The efficacy of fenfluramine in infantile autism has received recently a great deal of publicity. It appears to be a promising treatment in this population. However, well designed research and careful monitoring in an inpatient setting is required in order to determine the role of this drug. We wish to assess critically the short- and long-term efficacy and safety of fenfluramine and its effects on learning in autistic children, and to compare them to those of haloperidol and placebo. Haloperidol is chosen as a control drug, because its effects on behavioral symptoms and on learning and its safety were systematically investigated for some time in our unit: we have demonstrated that it is both statistically and clinically superior to placebo in autistic children when administered in well designed studies under double-blind conditions. The design we have chosen is such, that each child will serve as his own control. The children (N=42; ages 2 to 7 years) will be carefully diagnosed using DSM-III criteria for Infantile Autism, Full Syndrome Present; those with known causes for autism (Axis III) will not be included in the experiment, thus increasing the homogeneity of the sample. The short-term study will be over a period of 14 weeks and the long-term study over 3 years. In both short and long-term studies, tasks, measures, strategies and scales will be used as in our previous research with haloperidol. We have the expertise and experience to conduct this type of research, the population and the required facilities which include an automated laboratory. We also have shown in the past that we are able to achieve 100% drug compliance and have the ability to complete a study on time, as scheduled. Comparing 2 drugs of different actions, such as fenfluramine and haloperidol, may aid us in delineating responders to each and, thus, to shed some light on this heterogenous syndrome. This project also represents a major contribution to research in drug-induced dyskinesias. It is the only prospective project to study these abnormal involuntary movements in a population which has a high baseline rate of abnormal movements unrelated to long-term drug administration.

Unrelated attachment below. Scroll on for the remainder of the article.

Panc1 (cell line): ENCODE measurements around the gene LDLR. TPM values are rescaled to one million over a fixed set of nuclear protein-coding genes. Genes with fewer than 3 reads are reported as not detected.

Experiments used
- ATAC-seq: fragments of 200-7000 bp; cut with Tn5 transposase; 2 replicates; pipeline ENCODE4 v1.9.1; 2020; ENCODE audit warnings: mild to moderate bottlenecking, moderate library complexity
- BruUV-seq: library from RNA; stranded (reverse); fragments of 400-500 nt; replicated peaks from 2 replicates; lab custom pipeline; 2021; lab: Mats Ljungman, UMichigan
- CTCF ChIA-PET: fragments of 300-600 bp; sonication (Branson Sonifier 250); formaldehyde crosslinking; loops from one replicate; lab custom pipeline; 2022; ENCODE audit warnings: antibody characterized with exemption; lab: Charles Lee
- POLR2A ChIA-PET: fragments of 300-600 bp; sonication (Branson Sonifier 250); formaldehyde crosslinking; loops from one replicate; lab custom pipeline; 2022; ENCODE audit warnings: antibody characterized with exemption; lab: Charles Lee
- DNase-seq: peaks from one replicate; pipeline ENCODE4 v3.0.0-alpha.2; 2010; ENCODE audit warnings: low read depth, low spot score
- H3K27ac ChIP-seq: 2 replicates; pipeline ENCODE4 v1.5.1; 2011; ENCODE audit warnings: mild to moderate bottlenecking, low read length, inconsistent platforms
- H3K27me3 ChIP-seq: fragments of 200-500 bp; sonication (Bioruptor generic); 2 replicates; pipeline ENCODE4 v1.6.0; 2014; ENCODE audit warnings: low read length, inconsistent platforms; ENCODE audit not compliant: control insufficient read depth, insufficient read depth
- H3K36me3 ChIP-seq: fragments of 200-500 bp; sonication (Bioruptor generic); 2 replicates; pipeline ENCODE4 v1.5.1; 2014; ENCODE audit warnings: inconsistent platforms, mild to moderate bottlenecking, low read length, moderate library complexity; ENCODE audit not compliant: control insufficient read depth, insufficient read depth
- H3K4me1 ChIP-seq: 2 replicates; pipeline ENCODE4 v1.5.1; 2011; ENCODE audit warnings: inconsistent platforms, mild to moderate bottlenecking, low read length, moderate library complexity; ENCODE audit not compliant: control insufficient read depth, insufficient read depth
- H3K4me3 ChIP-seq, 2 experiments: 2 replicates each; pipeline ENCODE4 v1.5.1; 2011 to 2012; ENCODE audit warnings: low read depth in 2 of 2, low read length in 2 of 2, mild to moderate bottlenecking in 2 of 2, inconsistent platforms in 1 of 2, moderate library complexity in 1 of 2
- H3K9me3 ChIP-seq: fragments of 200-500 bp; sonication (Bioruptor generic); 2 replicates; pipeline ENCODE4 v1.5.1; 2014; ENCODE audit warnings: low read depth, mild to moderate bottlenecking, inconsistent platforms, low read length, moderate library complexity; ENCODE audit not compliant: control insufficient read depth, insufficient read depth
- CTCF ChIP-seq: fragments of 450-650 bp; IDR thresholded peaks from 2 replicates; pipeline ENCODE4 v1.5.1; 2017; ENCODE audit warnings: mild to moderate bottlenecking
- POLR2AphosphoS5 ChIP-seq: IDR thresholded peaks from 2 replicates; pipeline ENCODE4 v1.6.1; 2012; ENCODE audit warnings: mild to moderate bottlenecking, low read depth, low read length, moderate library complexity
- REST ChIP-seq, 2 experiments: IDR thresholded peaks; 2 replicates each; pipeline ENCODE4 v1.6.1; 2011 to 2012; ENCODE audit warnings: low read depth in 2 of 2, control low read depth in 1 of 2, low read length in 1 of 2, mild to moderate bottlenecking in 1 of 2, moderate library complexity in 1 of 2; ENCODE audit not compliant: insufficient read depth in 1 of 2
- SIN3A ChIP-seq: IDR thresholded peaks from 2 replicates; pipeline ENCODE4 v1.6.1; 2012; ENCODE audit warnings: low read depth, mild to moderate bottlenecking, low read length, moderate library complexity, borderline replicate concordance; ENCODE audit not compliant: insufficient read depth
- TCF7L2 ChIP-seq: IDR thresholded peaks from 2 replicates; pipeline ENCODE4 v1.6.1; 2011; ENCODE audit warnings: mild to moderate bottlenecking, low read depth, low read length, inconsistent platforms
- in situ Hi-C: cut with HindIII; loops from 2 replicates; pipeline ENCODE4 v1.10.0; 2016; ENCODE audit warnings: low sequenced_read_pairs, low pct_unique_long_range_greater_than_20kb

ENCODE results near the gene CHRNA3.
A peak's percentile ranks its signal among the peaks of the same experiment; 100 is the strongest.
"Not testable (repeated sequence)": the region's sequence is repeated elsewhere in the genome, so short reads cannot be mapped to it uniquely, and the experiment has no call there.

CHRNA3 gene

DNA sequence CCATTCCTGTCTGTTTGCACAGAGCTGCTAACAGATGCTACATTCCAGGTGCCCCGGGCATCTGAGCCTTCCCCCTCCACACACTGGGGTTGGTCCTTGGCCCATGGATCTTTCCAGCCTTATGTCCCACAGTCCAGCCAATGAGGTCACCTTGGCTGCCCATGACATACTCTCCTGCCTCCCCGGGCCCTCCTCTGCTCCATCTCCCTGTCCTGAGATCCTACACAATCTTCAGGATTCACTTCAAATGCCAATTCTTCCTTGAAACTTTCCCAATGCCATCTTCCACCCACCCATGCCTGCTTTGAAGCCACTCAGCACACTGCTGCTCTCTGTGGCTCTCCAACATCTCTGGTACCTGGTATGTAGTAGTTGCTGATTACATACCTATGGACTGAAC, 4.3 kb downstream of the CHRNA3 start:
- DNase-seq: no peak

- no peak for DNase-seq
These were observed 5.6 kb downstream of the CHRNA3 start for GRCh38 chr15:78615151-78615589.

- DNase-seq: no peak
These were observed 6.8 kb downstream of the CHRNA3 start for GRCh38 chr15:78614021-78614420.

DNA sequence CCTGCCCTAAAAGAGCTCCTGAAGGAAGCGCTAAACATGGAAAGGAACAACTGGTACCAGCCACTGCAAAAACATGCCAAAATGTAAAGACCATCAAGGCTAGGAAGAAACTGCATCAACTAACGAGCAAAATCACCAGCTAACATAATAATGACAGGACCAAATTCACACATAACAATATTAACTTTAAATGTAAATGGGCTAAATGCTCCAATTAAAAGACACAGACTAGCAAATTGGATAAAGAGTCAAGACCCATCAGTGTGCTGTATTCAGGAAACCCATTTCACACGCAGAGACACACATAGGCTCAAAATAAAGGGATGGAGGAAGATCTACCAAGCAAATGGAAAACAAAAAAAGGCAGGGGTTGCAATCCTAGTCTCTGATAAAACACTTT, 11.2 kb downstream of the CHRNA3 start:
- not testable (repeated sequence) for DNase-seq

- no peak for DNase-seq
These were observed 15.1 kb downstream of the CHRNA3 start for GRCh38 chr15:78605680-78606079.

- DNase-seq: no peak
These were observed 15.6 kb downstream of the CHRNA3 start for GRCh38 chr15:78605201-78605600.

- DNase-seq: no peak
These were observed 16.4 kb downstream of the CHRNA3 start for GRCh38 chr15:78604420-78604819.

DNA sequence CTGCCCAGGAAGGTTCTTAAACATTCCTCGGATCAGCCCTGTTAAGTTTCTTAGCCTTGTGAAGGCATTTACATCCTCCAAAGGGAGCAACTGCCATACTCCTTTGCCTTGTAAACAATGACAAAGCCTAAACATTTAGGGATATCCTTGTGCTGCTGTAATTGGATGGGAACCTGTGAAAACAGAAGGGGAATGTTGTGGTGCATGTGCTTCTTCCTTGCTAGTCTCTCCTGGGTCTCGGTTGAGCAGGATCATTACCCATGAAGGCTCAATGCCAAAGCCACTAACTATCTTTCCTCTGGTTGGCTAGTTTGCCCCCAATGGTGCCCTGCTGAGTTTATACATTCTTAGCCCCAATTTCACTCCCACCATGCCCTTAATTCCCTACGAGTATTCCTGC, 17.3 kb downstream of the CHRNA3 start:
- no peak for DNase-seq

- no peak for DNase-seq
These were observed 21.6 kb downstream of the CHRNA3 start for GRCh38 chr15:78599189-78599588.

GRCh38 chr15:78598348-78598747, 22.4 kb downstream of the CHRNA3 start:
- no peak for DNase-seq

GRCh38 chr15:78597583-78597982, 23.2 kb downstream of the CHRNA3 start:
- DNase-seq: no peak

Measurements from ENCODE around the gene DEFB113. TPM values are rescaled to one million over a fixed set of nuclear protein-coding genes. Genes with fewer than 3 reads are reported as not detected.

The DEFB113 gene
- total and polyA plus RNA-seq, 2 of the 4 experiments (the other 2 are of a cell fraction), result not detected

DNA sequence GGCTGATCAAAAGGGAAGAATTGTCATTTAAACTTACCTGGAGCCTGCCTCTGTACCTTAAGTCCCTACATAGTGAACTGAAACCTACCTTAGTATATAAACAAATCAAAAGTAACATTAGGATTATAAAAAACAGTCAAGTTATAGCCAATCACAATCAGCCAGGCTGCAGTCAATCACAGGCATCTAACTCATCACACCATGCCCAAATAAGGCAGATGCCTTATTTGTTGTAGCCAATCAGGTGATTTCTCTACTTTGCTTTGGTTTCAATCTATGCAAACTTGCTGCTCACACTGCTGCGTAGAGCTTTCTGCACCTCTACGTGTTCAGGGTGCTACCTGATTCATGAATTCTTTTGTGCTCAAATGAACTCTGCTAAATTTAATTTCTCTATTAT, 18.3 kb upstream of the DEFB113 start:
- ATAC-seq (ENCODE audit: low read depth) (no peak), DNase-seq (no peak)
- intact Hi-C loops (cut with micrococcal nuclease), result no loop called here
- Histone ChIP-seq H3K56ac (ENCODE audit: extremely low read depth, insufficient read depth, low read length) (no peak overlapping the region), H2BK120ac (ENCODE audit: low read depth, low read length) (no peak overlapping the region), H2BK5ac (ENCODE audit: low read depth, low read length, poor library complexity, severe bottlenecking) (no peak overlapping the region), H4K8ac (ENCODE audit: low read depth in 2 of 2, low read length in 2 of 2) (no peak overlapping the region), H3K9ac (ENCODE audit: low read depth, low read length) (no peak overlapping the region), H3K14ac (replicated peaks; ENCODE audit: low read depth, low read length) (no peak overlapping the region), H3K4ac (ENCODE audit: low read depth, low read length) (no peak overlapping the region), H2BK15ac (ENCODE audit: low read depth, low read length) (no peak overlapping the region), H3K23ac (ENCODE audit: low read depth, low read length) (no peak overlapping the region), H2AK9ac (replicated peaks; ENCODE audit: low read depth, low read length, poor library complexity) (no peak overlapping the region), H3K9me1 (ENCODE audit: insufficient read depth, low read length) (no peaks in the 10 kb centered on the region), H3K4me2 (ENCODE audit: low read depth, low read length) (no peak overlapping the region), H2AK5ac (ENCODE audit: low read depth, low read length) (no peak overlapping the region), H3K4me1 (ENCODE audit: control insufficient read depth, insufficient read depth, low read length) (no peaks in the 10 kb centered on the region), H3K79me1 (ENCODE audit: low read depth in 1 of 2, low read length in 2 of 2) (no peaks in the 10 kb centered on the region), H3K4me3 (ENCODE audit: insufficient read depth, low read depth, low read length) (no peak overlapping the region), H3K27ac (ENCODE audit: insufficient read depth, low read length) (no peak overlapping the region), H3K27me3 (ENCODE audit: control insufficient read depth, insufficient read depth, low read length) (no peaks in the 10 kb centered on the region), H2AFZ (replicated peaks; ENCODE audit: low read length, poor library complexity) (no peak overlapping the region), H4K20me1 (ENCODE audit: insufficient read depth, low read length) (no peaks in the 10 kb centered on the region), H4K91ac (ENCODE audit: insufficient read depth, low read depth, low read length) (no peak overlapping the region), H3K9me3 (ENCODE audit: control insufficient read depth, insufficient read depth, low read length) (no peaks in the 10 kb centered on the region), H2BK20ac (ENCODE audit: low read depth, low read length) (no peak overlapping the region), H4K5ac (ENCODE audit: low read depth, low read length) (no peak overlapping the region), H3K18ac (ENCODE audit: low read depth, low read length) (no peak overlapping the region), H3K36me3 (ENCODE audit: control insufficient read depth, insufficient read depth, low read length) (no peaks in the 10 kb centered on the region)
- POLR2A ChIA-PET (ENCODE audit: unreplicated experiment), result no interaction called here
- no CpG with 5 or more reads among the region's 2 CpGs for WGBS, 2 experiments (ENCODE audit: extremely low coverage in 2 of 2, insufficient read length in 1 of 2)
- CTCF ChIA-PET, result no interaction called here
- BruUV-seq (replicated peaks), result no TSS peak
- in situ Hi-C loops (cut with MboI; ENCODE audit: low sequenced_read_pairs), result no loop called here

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National Institute of Mental Health (NIMH)
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New York University
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Campbell, M; Armenteros, J L; Malone, R P et al. (1997) Neuroleptic-related dyskinesias in autistic children: a prospective, longitudinal study. J Am Acad Child Adolesc Psychiatry 36:835-43
Campbell, M; Harris, J C (1996) Resolved: autistic children should have a trial of naltrexone. J Am Acad Child Adolesc Psychiatry 35:246-9;discussion 249-51
Campbell, M; Schopler, E; Cueva, J E et al. (1996) Treatment of autistic disorder. J Am Acad Child Adolesc Psychiatry 35:134-43
Sanchez, L E; Adams, P B; Uysal, S et al. (1995) A comparison of live and videotape ratings: clomipramine and haloperidol in autism. Psychopharmacol Bull 31:371-8
Armenteros, J L; Adams, P B; Campbell, M et al. (1995) Haloperidol-related dyskinesias and pre- and perinatal complications in autistic children. Psychopharmacol Bull 31:363-9
Campbell, M; Cueva, J E (1995) Psychopharmacology in child and adolescent psychiatry: a review of the past seven years. Part II. J Am Acad Child Adolesc Psychiatry 34:1262-72
Campbell, M; Cueva, J E (1995) Psychopharmacology in child and adolescent psychiatry: a review of the past seven years. Part I. J Am Acad Child Adolesc Psychiatry 34:1124-32
Gonzalez, N M; Campbell, M; Small, A M et al. (1994) Naltrexone plasma levels, clinical response and effect on weight in autistic children. Psychopharmacol Bull 30:203-8
Ernst, M; Gonzalez, N M; Campbell, M (1993) Acute dystonic reaction with low-dose pimozide. J Am Acad Child Adolesc Psychiatry 32:640-2
Shay, J; Sanchez, L E; Cueva, J E et al. (1993) Neuroleptic-related dyskinesias and stereotypies in autistic children: videotaped ratings. Psychopharmacol Bull 29:359-63

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